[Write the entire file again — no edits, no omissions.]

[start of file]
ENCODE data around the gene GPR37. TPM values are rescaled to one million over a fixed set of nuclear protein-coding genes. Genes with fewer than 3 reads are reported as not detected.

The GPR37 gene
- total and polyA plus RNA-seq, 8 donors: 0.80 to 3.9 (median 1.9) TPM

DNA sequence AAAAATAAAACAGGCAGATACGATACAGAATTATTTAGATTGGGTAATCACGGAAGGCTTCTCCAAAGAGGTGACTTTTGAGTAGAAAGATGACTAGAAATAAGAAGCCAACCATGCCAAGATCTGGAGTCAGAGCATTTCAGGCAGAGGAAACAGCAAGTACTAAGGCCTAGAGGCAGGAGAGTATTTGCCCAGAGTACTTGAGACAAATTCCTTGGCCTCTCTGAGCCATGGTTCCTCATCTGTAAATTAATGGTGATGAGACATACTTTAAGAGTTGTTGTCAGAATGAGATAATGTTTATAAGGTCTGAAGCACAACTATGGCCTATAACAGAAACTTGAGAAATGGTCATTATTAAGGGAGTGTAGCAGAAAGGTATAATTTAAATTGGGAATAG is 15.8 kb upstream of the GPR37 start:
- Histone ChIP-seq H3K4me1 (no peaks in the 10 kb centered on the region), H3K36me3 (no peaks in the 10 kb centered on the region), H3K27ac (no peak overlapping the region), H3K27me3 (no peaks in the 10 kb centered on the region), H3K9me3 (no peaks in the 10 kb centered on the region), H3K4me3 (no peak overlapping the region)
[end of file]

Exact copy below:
ENCODE data around the gene GPR37. TPM values are rescaled to one million over a fixed set of nuclear protein-coding genes. Genes with fewer than 3 reads are reported as not detected.

The GPR37 gene
- total and polyA plus RNA-seq, 8 donors: 0.80 to 3.9 (median 1.9) TPM

DNA sequence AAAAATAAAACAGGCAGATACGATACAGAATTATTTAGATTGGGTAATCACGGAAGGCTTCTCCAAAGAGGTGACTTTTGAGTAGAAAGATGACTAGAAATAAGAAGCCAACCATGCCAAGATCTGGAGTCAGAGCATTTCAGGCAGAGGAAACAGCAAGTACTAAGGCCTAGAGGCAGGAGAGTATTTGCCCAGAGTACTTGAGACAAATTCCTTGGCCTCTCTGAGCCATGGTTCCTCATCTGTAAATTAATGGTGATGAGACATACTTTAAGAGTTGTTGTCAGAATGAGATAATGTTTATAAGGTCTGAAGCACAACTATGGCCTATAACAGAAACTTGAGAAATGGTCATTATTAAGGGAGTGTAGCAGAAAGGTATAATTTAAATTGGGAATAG is 15.8 kb upstream of the GPR37 start:
- Histone ChIP-seq H3K4me1 (no peaks in the 10 kb centered on the region), H3K36me3 (no peaks in the 10 kb centered on the region), H3K27ac (no peak overlapping the region), H3K27me3 (no peaks in the 10 kb centered on the region), H3K9me3 (no peaks in the 10 kb centered on the region), H3K4me3 (no peak overlapping the region)